Karachi witness reveals 'kickback blackmail' attempt

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A key witness in the investigation into suspected illegal political funding in France from bribes allocated for the sale of French submarines to Pakistan has given testimony of a blackmail attempt against senior government figures, including Nicolas Sarkozy, in the months before the 2007 presidential elections and centred on allegedly compromising information about the kickbacks. We reveal here what he told a French judge.

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A key witness in an investigation into suspected illegal political funding in France from bribes paid in the sale of French submarines to Pakistan has confirmed the existence of a blackmail attempt against the French state, including against Nicolas Sarkozy, over allegedly compromising information linked to the kickbacks.

Investigating magistrate Renaud Van Ruymbeke, leading one of two highly sensitive judicial enquiries into the so-called Karachi affair, was told of the blackmail plot during questioning this month of Gérard-Philippe Menayas, who was financial and administrative director at naval defence contractor DCN (Direction des constructions navales) between 1992 and 2008.

Danger deal: one of the Agosta subs under construction. © Reuters Danger deal: one of the Agosta subs under construction. © Reuters

Menayas also gave investigating magistrate Renaud Van Ruymbeke details of the 'shadow', or shell companies apparently used to channel multimillion euro 'kickbacks' paid out in the 1994 deal.

The Cherbourg shipyard base of the state-run DCN (now called the DCNS), was responsible for overseeing the building in Karachi of three Agosta submarines sold by France in a deal concluded in 1994. It was during the construction of the Agostas, on May 8th, 2002, that 11 DCN engineers were killed in a bomb attack on their minibus outside their Karachi hotel.

The ongoing French investigation into their murders1 has dismissed theories of a terrorist attack and is concentrating on mounting evidence suggesting that it was a reprisal for the non-payment of vast 'commissions' promised to senior local intermediaries to secure the sale of the submarines. Evidence suggests they were halted by former French President Jacques Chirac after it was discovered that some of the payments were re-routed back to France.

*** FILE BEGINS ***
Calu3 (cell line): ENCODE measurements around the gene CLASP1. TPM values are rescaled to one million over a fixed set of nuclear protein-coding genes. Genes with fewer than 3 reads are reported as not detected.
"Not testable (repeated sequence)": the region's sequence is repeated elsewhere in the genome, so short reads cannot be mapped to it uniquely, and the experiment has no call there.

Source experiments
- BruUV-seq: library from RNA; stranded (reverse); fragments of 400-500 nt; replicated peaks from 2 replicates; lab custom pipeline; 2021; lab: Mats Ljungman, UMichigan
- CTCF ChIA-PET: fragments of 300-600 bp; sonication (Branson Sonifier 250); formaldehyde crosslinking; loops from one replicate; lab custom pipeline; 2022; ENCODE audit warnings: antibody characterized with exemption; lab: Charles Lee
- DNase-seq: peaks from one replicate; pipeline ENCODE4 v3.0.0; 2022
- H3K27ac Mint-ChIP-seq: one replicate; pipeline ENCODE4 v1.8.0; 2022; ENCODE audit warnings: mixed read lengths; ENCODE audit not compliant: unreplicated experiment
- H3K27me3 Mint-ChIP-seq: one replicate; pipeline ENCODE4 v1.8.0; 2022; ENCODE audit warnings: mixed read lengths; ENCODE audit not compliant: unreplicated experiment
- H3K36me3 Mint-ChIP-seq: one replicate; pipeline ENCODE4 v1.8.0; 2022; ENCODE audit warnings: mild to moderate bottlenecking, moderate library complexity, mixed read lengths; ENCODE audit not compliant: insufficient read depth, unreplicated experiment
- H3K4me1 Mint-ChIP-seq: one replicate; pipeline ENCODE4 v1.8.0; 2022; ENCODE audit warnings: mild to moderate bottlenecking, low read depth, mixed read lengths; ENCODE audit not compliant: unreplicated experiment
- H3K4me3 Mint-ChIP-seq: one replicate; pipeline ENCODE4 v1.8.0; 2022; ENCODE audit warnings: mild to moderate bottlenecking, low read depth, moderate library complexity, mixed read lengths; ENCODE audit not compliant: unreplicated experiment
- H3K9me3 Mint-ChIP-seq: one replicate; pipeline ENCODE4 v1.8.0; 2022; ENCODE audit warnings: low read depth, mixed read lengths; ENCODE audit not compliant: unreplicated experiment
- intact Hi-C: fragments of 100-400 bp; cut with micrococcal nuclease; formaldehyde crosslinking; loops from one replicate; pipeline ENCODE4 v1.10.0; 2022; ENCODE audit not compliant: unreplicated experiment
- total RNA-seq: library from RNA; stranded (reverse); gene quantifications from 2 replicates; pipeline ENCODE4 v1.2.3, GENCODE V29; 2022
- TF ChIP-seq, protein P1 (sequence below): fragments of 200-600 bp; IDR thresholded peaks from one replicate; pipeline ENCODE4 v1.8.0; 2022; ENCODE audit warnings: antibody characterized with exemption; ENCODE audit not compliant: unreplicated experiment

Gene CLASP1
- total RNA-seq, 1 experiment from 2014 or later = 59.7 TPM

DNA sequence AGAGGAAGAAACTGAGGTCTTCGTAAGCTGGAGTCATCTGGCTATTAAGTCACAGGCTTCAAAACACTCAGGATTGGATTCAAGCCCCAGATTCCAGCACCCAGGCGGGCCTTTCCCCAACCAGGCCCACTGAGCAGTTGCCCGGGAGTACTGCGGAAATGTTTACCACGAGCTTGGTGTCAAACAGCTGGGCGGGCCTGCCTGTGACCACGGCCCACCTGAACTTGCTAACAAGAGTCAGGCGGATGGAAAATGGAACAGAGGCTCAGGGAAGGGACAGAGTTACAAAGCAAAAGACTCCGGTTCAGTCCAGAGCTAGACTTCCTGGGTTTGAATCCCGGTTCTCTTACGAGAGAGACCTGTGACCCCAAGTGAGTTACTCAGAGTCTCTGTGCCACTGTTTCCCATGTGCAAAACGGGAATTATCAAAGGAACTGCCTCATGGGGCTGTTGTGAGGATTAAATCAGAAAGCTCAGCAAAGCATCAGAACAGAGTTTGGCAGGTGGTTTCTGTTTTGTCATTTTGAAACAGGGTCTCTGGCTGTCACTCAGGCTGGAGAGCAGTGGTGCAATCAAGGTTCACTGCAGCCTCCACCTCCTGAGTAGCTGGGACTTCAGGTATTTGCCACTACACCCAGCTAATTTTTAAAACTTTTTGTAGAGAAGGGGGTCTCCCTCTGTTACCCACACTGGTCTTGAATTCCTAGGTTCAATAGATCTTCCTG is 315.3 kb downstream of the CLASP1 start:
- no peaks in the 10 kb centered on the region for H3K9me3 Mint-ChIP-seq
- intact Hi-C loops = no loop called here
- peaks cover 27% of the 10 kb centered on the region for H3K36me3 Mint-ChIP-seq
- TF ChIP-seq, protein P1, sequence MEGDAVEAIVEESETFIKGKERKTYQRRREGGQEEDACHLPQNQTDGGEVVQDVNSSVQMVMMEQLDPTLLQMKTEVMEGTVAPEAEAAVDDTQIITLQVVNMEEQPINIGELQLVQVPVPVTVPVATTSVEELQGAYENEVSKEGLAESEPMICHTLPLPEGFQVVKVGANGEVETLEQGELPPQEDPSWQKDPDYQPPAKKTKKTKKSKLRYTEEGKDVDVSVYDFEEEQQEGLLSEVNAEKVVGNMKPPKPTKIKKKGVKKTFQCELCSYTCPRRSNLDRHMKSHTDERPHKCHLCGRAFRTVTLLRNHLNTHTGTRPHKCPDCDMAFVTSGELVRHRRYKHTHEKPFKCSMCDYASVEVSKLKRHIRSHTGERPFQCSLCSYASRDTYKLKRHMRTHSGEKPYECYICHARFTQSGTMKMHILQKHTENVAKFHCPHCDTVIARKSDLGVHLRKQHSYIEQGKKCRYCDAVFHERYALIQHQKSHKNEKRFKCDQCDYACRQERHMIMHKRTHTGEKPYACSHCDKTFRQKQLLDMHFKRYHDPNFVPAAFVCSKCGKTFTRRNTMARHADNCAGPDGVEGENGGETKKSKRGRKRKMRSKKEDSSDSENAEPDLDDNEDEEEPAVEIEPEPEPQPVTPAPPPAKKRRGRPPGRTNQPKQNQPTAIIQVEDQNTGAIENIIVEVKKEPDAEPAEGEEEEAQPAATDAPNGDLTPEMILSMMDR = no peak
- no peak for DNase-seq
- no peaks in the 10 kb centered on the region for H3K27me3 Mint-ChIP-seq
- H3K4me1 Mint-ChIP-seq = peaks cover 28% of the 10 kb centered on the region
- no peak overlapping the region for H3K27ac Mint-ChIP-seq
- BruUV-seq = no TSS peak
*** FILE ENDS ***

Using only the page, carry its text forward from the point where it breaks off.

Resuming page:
It is this particular aspect of the case that the investigation by Judge Van Ruymbeke2 is specifically concerned with; so-called 'retro-commissions', said to have been used to fund then-prime minister Edouard Balladur's failed bid to run against Chirac for office of president in 1995. At the time, Nicolas Sarkozy was Balladur's budget minister and election campaign spokesman. Both men have dismissed the claims.

Denials: Nicolas Sarkozy and Edouard Balladur. © Reuters Denials: Nicolas Sarkozy and Edouard Balladur. © Reuters
Last week Van Ruymbeke heard important evidence from Charles Millon, who was Chirac's defence minister from 1995 to 1998, and who confirmed the existence of the retro-commissions.

It was a few days earlier, on November 9th, that the judge also heard the key testimony of senior DCN director Menayas, a qualified mathematician and specialist in the movement of funds.

Menayas, 63, spoke of a "blackmail" attempt by the former bosses of a shell company called Heine - said to be involved in handling some of the commission payments - against senior figures in the French state, including Nicolas Sarkozy, just months before the 2007 presidential elections, which Sarkozy went on to win.


1: The investigation into the murders of the 11 engineers is led by Judge Marc Trévidic. Under French law, the murder of a French national abroad can become the subject of a French investigation and eventually to the charging and trial of a suspect.

2: Renaud Van Ruymbeke, 58, is specialised in financial crime and has led several, high-profile investigations into political corruption involving figures and parties from both the Left and Right. He also led the successful second investigation into the 1996 rape and murder in Brittany of 13 year-old British girl Caroline Dickinson and was latterly one of two magistrates in charge of the pre-trial investigations into Société Générale 'rogue' trader Jérôme Kerviel.

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Mediapart's extensive and revealing investigations into the Karachi affair are contained in a book by Fabrice Arfi and Fabrice Lhomme: 'Le Contrat - Karachi, l'affaire que Sarkozy voudrait oublier' (currently available in French only) published in May, 2010 by Stock.